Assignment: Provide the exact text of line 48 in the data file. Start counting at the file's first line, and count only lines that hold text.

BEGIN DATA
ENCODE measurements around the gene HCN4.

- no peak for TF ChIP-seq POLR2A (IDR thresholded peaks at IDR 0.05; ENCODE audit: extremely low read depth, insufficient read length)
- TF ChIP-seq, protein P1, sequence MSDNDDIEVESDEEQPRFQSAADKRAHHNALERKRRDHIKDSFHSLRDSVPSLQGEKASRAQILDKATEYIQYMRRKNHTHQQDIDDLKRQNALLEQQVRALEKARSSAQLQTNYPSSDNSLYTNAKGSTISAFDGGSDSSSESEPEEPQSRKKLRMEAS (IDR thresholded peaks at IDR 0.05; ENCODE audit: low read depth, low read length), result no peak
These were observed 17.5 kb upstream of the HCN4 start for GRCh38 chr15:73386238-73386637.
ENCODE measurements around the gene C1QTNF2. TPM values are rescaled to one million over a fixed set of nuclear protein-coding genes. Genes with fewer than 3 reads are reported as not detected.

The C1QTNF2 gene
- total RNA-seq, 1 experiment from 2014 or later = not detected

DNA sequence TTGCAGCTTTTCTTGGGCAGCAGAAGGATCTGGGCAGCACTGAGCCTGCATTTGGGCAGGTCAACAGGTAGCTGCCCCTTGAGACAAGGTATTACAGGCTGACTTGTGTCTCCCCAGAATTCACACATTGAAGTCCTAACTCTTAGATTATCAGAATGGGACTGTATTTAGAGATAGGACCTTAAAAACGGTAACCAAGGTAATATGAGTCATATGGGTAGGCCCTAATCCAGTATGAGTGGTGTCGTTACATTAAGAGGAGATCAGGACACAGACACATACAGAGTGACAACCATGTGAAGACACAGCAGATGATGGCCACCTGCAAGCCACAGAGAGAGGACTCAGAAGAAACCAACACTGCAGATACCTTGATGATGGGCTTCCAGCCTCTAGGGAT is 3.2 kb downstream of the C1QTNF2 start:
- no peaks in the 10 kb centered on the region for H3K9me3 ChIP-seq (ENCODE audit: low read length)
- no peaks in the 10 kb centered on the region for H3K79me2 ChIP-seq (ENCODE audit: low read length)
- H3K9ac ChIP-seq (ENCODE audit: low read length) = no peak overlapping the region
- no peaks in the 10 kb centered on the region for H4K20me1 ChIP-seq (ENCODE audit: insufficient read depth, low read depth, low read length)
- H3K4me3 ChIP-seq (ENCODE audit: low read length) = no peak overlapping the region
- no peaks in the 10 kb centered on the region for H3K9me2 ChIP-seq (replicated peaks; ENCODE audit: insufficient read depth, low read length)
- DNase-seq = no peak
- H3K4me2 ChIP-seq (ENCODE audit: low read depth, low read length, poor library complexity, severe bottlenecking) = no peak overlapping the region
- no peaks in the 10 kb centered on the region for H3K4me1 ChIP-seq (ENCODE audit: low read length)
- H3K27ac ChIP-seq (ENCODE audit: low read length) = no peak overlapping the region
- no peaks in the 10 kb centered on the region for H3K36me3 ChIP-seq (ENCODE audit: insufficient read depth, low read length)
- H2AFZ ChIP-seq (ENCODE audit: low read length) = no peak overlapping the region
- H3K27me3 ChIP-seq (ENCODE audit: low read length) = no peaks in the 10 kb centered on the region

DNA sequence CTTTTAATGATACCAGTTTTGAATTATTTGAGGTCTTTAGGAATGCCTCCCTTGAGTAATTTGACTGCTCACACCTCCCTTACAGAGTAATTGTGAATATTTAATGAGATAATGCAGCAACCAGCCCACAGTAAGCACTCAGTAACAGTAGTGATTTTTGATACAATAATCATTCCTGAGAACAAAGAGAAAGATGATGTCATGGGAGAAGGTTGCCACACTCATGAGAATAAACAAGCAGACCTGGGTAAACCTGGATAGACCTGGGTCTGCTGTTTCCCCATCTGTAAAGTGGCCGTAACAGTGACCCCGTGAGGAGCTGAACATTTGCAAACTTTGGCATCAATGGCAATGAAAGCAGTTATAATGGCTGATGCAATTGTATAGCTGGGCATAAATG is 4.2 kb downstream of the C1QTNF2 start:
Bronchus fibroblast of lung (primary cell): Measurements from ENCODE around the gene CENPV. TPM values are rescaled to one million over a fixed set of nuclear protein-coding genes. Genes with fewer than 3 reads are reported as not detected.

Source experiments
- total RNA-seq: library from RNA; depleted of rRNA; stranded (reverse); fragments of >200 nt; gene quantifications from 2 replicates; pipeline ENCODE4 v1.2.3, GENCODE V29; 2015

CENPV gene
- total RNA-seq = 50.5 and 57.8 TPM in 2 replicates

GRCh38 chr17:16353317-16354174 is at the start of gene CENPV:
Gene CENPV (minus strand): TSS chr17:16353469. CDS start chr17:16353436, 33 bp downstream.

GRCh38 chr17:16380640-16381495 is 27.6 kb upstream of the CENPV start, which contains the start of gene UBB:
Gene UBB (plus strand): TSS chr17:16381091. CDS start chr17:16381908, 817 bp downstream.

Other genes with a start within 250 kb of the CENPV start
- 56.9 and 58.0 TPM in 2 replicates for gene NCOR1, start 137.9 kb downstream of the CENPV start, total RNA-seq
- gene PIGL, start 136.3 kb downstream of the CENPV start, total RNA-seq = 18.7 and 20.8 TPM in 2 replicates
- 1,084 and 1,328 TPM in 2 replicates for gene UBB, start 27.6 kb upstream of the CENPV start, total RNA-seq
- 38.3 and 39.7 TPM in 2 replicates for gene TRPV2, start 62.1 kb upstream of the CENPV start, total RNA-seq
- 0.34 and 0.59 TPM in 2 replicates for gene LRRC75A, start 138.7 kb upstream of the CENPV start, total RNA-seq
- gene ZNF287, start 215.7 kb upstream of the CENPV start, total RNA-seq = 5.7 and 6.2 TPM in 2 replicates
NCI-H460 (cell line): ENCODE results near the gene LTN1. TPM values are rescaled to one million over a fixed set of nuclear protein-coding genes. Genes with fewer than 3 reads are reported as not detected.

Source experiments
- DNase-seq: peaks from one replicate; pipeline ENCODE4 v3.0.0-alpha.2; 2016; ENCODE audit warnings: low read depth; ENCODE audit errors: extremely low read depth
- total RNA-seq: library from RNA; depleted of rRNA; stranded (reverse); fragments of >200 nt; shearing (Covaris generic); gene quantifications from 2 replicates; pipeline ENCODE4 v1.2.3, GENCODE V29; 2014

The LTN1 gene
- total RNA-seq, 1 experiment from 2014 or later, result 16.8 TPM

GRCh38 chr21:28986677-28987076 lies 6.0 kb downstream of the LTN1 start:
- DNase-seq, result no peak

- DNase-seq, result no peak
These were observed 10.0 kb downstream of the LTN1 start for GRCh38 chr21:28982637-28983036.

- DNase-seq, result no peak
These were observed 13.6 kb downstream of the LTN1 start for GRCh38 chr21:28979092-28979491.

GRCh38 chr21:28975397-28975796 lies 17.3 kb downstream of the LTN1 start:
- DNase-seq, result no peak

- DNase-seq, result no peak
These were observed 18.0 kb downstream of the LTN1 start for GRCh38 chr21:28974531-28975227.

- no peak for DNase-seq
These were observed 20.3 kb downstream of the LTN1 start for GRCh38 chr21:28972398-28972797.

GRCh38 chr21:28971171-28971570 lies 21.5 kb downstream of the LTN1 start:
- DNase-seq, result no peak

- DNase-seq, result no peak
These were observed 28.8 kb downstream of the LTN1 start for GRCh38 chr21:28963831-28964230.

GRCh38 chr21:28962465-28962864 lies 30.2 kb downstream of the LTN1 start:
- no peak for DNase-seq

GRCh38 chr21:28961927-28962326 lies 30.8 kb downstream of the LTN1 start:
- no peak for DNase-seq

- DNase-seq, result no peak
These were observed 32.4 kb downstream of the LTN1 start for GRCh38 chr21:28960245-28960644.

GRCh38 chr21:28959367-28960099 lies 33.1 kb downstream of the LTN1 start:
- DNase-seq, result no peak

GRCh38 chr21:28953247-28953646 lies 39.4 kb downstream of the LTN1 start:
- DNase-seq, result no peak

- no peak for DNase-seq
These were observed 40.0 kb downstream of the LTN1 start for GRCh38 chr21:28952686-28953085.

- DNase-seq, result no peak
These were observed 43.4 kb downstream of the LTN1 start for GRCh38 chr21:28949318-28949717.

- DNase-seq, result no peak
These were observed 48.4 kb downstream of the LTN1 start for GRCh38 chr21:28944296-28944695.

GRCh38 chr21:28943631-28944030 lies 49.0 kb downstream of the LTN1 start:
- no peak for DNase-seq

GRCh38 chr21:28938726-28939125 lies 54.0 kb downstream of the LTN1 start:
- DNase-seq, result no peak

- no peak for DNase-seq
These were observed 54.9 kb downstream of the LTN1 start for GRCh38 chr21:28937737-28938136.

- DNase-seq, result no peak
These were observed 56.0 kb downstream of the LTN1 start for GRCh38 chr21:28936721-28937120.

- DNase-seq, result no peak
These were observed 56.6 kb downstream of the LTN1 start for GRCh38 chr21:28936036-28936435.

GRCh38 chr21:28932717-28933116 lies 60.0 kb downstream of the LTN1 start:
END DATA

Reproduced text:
These were observed 10.0 kb downstream of the LTN1 start for GRCh38 chr21:28982637-28983036.